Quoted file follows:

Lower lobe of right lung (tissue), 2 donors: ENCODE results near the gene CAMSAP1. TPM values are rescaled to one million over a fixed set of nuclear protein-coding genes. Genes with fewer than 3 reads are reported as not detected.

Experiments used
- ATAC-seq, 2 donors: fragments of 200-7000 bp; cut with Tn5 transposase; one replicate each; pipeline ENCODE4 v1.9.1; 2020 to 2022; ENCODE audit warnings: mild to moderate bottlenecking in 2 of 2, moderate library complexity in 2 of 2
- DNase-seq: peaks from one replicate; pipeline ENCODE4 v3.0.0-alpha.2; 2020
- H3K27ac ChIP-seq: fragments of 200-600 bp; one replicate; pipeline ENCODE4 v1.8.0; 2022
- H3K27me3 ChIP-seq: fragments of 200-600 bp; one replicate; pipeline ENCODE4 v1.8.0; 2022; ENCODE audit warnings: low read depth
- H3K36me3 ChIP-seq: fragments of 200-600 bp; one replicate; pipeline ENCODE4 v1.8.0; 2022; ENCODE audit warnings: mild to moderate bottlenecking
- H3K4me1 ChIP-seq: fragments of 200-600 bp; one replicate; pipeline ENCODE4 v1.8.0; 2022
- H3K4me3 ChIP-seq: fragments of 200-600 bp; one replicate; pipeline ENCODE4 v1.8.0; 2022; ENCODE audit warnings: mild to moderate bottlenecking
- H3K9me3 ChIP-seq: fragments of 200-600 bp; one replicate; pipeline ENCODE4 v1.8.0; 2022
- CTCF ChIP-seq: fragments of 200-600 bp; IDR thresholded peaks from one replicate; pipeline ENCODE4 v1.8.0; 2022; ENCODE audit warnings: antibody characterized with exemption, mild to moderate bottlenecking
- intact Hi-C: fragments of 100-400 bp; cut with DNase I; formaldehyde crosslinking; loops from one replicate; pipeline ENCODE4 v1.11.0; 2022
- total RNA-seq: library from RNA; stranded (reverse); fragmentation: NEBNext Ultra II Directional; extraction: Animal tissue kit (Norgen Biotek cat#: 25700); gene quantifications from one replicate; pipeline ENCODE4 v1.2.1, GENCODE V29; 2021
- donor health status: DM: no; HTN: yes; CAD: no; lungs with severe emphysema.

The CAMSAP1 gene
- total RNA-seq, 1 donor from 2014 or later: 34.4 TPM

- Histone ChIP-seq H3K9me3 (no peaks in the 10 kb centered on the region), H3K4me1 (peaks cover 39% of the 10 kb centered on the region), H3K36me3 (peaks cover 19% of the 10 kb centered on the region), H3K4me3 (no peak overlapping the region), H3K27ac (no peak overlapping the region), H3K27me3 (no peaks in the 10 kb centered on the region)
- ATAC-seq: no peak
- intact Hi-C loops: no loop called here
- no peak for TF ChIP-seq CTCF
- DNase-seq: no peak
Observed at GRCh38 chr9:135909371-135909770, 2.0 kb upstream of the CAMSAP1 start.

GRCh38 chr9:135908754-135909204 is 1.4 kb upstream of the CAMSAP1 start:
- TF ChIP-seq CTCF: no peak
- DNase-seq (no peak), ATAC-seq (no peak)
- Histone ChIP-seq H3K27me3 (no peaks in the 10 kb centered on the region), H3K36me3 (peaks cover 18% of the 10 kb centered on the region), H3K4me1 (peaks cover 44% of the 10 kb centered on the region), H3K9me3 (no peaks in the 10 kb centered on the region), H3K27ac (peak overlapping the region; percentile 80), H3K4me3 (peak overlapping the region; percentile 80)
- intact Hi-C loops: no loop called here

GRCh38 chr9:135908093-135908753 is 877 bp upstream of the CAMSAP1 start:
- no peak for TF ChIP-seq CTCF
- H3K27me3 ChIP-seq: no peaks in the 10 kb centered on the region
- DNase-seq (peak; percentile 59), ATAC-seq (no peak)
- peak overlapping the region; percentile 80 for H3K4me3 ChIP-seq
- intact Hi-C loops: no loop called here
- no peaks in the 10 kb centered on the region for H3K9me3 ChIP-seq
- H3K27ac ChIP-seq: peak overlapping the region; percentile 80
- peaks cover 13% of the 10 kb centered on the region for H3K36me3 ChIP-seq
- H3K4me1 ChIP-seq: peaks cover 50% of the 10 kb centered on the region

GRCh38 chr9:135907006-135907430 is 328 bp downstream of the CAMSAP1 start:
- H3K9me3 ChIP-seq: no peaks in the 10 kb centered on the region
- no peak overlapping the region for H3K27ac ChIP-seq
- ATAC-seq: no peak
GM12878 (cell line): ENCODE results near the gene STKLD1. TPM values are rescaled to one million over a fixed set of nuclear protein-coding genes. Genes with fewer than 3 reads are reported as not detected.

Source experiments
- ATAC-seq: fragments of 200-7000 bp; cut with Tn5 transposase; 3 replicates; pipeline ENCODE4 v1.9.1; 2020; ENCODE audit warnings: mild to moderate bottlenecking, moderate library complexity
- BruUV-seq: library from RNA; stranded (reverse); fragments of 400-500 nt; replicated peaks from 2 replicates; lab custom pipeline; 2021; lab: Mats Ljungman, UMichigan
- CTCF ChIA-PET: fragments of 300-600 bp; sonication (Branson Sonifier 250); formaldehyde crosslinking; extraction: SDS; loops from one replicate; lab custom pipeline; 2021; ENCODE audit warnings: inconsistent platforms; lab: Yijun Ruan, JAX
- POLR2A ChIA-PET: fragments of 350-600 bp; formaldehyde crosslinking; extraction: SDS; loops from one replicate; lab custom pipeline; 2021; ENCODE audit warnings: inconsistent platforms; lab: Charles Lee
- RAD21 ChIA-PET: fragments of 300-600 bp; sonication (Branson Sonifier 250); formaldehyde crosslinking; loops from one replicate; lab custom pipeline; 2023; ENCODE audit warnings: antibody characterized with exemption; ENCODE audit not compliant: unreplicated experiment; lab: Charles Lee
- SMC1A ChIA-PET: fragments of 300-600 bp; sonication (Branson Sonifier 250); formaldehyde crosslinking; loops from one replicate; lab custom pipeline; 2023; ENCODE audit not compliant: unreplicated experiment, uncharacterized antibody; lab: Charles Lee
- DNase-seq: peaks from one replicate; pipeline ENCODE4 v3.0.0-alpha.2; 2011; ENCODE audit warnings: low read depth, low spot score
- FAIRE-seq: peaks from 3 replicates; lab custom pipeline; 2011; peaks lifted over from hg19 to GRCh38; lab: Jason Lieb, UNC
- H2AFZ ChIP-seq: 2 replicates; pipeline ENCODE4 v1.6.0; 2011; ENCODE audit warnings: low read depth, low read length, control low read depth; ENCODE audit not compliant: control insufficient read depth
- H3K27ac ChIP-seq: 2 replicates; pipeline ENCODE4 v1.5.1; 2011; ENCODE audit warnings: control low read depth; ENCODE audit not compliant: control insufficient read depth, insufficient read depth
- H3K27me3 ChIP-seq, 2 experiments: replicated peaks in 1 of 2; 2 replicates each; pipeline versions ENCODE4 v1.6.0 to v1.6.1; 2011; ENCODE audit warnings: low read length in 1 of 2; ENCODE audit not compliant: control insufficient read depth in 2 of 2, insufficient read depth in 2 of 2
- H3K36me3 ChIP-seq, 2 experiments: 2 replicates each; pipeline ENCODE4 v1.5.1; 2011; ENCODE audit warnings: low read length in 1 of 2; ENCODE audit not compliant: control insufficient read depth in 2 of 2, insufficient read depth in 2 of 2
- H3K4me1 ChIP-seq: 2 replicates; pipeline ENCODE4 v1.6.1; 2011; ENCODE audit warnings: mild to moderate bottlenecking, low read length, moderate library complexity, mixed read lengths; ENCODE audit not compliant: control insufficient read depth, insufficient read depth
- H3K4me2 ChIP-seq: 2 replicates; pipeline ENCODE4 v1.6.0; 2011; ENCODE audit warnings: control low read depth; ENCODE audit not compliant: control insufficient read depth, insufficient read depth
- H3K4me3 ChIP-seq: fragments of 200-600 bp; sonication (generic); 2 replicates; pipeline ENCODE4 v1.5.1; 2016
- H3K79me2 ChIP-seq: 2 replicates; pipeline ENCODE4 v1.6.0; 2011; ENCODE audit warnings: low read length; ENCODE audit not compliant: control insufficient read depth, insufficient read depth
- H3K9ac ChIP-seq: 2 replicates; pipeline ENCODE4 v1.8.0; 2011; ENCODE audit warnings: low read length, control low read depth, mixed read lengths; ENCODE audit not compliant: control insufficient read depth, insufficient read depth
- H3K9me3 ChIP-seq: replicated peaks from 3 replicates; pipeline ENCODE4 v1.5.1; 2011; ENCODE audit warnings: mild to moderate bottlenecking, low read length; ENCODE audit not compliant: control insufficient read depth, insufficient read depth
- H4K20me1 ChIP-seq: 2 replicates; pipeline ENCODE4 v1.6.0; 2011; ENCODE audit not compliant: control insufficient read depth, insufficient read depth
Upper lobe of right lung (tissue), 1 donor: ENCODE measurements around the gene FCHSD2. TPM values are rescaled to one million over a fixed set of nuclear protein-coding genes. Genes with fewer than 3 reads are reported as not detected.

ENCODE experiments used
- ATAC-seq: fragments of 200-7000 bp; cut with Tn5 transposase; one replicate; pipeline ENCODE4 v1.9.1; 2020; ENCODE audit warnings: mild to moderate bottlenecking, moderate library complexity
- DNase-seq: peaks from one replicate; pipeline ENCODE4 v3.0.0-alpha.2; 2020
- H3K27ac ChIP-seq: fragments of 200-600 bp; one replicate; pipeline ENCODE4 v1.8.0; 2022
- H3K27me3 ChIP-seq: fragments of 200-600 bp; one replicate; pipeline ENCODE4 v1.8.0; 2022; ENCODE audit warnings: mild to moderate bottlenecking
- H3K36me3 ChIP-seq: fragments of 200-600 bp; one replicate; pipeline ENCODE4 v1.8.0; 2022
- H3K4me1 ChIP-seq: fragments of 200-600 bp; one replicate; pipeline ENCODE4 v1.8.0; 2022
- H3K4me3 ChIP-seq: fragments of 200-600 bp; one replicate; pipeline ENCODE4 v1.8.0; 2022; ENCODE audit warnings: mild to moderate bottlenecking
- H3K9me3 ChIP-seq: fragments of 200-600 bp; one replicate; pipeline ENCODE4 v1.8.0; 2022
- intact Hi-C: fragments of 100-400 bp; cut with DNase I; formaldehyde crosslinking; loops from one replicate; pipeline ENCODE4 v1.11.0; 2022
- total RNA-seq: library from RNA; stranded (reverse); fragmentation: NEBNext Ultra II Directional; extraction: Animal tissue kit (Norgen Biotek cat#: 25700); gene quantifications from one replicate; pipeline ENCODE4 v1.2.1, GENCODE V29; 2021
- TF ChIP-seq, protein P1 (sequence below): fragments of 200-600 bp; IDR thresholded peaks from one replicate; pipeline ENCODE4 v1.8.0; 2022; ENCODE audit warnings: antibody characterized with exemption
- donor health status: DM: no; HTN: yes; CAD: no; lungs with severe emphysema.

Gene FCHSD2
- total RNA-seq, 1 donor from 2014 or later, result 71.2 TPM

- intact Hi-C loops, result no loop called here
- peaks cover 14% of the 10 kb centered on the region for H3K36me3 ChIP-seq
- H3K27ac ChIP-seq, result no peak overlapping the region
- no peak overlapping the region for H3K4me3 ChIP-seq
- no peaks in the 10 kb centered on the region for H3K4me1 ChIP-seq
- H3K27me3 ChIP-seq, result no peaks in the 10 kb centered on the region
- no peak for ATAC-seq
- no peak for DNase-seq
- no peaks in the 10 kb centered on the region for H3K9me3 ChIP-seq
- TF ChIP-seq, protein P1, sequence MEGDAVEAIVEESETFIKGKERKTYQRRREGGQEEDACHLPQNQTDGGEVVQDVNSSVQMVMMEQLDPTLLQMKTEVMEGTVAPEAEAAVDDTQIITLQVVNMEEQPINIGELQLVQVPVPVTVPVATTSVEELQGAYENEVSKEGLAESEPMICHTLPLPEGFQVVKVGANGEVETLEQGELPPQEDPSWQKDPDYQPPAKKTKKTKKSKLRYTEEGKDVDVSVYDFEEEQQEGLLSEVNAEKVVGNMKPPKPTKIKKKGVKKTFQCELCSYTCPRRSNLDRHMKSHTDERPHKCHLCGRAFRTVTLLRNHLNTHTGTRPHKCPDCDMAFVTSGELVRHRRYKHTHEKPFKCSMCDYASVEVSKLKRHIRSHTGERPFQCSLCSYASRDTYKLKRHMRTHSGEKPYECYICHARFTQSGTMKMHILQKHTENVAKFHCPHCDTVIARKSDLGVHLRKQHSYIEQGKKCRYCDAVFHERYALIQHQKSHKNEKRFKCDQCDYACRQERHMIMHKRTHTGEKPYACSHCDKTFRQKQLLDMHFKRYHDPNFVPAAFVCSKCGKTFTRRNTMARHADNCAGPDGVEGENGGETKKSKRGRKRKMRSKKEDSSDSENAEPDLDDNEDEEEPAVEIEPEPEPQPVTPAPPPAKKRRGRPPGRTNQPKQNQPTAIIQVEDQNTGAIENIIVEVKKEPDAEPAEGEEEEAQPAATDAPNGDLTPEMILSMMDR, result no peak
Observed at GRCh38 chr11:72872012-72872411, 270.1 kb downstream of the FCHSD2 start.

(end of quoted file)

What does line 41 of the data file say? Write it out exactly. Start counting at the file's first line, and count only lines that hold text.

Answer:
- ATAC-seq: no peak